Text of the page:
And is not this view, I would ask, both in accordance with the character of God, the love of Christ, and the design of his kingdom, as well as in analogy with divine punishments generally? Think what God is, as set before us in his Word. He is holy, He is just, He is good. God is love. It was this God made the souls of men; and when they had fallen He sent his Son to redeem them, 'not being willing that any should perish. And Jesus came and died for the world, and because He did this all power in heaven and earth was given to Him, in order that He might accomplish the good pleasure of the divine will, to gather together in one all things in Christ. But this purpose is to be accomplished in successive eras. One era being completed, the Son of Man is coming with his saved ones of that era to introduce another epoch of his kingdom, by reigning visibly and personally on the earth. And yet, according to the view we are now combating, we are to believe that the first act, by which the Saviour King is to inaugurate his reign on the earth, will be the consigning to hopeless and endless torment millions of chap. XII. the souls He died to redeem. But can this be reconciled with what St. Paul says, that it pleased the Father that in Christ should all fulness dwell, Col. i. 19 20, and having made peace by the blood of his cross by Him to reconcile all things to Himself? Could it be reconciled with either divine love or divine justice, that these on the left hand, without excuse though they were in not having acted up to the light of nature and of conscience, should yet be sent away into irremediable perdition, though they knew nothing of Christ and had not even heard of Him? Happily the passage in question imposes on us no such cruel necessity as the acceptance of the dogma of endless suffering. Punishment, indeed, it does reveal, but punishment, as the word imports, not vindictive but corrective. And that it should be of this nature, is not only in analogy with other dealings of God in the way of judgment, but accords also with what Holy Scripture reveals as the design and ultimate issue of divine judgments, and more particularly with that emblem which is most frequently used to set forth the operation and effect of them, fire. In the world of nature there occur from time to time tremendous visitations of fire and flood, of hurricane and tempest, of plague and famine. These are very awful in their aspect, causing terror and desolation, and inflicting terrible woe on the children of men. And yet a sound philosophy leads us to believe that all these, severe as is the intermediate suffering, are rectifying processes in the world of nature, and in their result the beneficial working out of great physical laws.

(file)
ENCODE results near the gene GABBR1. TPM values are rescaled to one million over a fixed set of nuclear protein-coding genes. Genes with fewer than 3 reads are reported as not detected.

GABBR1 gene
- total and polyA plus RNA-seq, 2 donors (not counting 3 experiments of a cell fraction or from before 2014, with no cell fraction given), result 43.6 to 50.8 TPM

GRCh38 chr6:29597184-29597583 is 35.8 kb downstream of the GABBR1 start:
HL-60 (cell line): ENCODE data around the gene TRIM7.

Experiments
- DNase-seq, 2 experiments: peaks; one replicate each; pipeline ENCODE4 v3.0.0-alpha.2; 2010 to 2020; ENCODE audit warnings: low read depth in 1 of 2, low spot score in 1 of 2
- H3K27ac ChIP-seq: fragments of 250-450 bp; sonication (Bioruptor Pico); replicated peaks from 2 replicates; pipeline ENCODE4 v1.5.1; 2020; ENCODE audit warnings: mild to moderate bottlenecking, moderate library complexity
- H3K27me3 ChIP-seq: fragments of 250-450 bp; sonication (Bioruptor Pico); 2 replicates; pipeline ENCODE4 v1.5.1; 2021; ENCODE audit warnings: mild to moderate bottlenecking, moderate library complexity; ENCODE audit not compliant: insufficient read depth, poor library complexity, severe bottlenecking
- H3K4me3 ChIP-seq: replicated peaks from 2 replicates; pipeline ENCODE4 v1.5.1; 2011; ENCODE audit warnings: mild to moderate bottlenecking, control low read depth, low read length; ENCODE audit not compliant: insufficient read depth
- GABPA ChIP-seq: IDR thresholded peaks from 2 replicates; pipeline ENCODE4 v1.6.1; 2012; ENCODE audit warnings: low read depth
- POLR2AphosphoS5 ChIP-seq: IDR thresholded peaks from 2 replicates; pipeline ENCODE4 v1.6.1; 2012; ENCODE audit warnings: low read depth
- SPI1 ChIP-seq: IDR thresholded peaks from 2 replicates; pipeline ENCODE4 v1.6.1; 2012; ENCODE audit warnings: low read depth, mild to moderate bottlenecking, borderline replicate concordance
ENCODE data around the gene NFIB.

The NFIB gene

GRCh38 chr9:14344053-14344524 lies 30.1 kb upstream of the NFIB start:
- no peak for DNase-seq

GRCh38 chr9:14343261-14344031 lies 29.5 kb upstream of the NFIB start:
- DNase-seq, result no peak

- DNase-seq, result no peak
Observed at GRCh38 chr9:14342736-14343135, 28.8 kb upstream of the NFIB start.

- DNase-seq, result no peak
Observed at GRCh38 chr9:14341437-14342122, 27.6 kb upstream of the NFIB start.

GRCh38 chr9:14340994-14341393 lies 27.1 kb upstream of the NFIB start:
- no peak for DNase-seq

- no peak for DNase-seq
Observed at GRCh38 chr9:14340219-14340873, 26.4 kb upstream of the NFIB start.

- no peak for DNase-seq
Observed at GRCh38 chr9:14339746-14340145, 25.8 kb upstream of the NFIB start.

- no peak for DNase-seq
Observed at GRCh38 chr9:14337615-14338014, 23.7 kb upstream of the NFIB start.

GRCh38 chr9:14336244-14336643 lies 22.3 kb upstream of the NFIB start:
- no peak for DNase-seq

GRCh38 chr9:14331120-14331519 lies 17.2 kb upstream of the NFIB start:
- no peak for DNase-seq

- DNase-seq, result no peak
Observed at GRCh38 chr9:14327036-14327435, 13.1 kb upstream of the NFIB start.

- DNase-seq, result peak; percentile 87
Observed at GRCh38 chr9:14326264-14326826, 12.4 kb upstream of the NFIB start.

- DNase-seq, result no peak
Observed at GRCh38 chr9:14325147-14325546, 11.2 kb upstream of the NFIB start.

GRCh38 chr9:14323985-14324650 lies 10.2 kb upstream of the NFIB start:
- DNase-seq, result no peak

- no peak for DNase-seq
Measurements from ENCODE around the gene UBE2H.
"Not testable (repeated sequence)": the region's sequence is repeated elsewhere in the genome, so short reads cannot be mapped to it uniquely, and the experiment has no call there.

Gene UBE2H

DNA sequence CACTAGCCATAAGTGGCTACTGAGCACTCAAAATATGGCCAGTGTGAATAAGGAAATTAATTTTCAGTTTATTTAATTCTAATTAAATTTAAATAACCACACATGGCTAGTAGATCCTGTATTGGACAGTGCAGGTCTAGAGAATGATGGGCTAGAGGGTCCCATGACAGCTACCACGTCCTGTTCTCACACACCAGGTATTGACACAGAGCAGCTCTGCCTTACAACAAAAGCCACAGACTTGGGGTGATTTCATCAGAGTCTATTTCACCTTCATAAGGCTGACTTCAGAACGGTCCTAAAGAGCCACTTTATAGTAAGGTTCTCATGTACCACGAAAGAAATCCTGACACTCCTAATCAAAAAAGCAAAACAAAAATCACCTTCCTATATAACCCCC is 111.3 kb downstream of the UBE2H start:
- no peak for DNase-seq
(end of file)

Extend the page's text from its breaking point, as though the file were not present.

2 Pet. iii. 9.
And seeing that the laws of nature, as we call them, are after all but the expressions of his will who is the Lord of nature, a sound divinity leads to the same conclusion as sound philosophy, that these visitations, awful as they are, cannot be otherwise, both in their design and issue, than outgoings of wisdom and love. That these visitations have also a moral aspect and bearing we of course admit; and herein again they are the products of divine goodness, as being morally instructive and corrective. They are voices from heaven, reminding the children of men of their own weakness and helplessness, rebuking their pride and haughty selfreliance, rousing them from their apathy, thoughtlessness, and selfishness, calling out sympathy and succour for the distressed, inspiring reverential awe, and causing many to bethink themselves of the Lord, and to turn to Him as a stronghold in the day of trouble. In various ways do these visitations exert a beneficial moral influence, and so warrant our regarding them, both physically and morally, as the corrective dispensations of a God of love. But the way in which a shallow divinity too often speaks of them seems more heathenish than Christian, representing them as the ebullitions of an angry, vengeful Being, pouring out the vials of his wrath upon the wicked, strangely forgetting that, as upon the one hand our Heavenly Father causes his sun to shine and his rain to fall upon the evil and the good, so on the other hand, in these visitations of distress and suffering, the saint and the sinner, the just and the unjust, are alike the subjects of them.
Nahum i. 7.